Paul Broda’s book is largely based on Alan’s lengthy memoir of his activities as a scientist and copious letters from his father, Berti. Hilde said and wrote little – Berti was always complaining about her silences. However, the major sources are undoubtedly the extensive security files on all three. Broda has used these with great honesty to write a book that succeeds in allowing readers to understand the world-changing and disappointed convictions of his parents’ generation because, too young to share them, he saw enough of their lives to recognise what they meant and to pay a more than filial respect to them. It should be read, and will probably survive to fascinate and instruct the generations in the 21st century.

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Vol. 33 No. 19 · 6 October 2011

Eric Hobsbawm writes of Alan Nunn May: ‘What hurt was the growing conviction that he should have been strong enough to refuse altogether to take part in the project to use the atom bomb, as the admirable Joseph Rotblat had done. He was the only member of the British or any other research team to do so’ (LRB, 25 August). Rotblat worked at Los Alamos for most of 1944, though he was the first well-known person to resign from the Manhattan Project. There were others who refused. Lise Meitner and her nephew Otto Frisch were the first to understand how an atom could release huge amounts of energy. When Frisch came to Britain, Meitner remained in Sweden. In 1940, Erwin Schrödinger left Oxford for Dublin and stayed there. In 1936 Max Born left Germany for Edinburgh and stayed there, torn but refusing to work on the bomb, while some of his students and assistants – Oppenheimer, Fermi, Teller, Wigner and Weisskopf – joined the Manhattan Project. In 1940, Walter Heitler joined Schrödinger in Dublin, while a number left physics for biology, as Leo Szilard was to do.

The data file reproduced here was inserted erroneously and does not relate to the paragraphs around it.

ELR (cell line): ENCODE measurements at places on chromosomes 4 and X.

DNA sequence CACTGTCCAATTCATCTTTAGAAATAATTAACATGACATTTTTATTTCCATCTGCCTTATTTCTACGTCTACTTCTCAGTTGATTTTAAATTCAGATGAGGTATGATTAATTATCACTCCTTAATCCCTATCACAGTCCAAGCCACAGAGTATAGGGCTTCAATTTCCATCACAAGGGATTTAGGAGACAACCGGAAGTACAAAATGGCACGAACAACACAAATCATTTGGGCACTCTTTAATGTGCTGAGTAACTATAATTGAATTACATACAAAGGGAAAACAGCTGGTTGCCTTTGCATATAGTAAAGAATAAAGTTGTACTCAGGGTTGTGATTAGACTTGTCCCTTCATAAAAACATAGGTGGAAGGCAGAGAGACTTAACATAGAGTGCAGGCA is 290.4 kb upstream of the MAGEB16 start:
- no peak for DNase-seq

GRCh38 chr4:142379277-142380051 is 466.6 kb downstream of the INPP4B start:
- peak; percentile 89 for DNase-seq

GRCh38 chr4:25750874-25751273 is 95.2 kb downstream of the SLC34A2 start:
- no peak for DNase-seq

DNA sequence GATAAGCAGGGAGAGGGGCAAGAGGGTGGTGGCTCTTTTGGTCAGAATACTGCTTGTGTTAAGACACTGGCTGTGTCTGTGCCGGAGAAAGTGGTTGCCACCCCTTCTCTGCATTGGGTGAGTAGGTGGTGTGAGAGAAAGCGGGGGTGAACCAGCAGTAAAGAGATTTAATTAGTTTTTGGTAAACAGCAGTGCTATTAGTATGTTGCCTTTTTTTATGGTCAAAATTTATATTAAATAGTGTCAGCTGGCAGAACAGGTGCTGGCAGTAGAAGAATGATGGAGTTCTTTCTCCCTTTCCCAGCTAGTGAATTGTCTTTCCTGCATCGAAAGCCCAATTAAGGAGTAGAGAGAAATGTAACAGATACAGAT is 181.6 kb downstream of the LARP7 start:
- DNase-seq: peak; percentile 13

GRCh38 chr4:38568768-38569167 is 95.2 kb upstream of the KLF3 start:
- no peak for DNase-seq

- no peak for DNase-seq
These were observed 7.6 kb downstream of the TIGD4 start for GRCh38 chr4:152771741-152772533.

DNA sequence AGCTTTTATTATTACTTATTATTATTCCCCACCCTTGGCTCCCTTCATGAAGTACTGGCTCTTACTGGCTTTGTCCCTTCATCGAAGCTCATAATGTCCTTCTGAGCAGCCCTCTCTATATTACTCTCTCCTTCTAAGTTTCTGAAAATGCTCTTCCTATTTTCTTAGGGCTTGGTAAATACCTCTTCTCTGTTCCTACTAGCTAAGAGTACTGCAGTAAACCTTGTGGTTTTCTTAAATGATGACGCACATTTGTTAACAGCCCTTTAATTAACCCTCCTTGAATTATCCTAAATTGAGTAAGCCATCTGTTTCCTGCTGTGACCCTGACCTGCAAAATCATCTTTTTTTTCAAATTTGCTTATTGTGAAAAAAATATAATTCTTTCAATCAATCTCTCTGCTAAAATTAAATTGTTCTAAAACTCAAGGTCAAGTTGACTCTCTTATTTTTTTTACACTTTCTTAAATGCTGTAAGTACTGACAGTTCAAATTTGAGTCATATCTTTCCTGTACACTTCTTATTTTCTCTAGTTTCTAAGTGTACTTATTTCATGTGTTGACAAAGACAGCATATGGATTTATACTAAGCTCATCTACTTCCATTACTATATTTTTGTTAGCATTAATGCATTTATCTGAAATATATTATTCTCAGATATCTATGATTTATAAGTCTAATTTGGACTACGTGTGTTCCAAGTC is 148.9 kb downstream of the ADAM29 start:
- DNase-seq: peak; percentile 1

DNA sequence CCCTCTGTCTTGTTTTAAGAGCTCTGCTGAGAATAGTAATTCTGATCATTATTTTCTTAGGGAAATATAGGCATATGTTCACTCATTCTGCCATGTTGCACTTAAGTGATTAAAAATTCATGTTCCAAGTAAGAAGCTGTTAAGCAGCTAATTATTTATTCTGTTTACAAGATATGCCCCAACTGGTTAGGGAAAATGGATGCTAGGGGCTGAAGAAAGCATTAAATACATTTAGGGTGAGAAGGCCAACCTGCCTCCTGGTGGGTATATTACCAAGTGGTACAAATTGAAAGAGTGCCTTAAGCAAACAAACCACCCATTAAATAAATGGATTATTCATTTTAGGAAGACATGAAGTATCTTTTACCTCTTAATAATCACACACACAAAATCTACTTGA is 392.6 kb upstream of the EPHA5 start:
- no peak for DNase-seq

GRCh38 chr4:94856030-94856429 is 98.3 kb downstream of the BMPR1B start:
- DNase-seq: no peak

Bill Gilmour